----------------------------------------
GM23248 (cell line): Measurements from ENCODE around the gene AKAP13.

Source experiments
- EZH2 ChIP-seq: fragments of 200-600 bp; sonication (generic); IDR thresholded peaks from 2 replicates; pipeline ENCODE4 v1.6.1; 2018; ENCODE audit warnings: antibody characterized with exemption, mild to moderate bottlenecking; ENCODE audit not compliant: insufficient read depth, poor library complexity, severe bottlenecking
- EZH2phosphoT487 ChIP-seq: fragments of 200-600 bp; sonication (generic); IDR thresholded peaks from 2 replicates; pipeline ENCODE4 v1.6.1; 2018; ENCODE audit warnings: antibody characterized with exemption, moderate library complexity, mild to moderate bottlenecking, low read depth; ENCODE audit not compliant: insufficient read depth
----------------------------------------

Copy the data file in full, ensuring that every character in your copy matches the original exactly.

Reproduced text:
GM23248 (cell line): Measurements from ENCODE around the gene AKAP13.

Source experiments
- EZH2 ChIP-seq: fragments of 200-600 bp; sonication (generic); IDR thresholded peaks from 2 replicates; pipeline ENCODE4 v1.6.1; 2018; ENCODE audit warnings: antibody characterized with exemption, mild to moderate bottlenecking; ENCODE audit not compliant: insufficient read depth, poor library complexity, severe bottlenecking
- EZH2phosphoT487 ChIP-seq: fragments of 200-600 bp; sonication (generic); IDR thresholded peaks from 2 replicates; pipeline ENCODE4 v1.6.1; 2018; ENCODE audit warnings: antibody characterized with exemption, moderate library complexity, mild to moderate bottlenecking, low read depth; ENCODE audit not compliant: insufficient read depth